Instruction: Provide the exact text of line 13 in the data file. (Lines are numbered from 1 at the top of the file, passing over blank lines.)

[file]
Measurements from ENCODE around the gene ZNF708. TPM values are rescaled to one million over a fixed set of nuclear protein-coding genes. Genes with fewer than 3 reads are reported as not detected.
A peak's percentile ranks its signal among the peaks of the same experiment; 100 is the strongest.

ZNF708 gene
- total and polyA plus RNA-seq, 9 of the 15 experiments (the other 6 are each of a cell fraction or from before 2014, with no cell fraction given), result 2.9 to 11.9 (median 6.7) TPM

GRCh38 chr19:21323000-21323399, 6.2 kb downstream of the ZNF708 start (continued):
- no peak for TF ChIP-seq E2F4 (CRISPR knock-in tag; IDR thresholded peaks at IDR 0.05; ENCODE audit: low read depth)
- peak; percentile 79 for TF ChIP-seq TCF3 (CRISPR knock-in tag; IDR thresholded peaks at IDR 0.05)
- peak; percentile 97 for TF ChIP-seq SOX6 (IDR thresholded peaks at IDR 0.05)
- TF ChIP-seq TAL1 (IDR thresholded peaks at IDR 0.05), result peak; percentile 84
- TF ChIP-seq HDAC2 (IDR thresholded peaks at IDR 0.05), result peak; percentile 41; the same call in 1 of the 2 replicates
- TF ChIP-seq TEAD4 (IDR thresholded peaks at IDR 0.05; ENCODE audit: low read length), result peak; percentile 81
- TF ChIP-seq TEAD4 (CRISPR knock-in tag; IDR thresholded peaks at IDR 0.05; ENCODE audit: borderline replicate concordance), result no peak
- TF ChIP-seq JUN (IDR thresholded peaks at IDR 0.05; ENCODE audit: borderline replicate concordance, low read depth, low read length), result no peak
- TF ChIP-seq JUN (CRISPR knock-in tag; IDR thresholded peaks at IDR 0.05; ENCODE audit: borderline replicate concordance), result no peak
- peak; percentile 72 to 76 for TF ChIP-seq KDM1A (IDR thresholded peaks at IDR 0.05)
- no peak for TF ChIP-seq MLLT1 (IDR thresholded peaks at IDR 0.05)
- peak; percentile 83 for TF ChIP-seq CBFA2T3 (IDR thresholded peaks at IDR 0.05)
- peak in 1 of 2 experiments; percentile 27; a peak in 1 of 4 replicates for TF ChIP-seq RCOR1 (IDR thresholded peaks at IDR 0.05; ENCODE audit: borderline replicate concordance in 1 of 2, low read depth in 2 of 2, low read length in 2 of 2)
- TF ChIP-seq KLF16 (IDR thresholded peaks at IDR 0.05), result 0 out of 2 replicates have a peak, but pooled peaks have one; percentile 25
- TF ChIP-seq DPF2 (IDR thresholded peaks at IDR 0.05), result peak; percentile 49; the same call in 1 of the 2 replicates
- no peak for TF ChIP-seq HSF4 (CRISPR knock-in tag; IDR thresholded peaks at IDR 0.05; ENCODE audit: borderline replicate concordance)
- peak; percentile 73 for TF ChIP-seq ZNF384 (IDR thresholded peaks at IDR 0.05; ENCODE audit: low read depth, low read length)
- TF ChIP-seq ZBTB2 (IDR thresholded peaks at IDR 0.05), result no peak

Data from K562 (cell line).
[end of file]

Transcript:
- TF ChIP-seq JUN (IDR thresholded peaks at IDR 0.05; ENCODE audit: borderline replicate concordance, low read depth, low read length), result no peak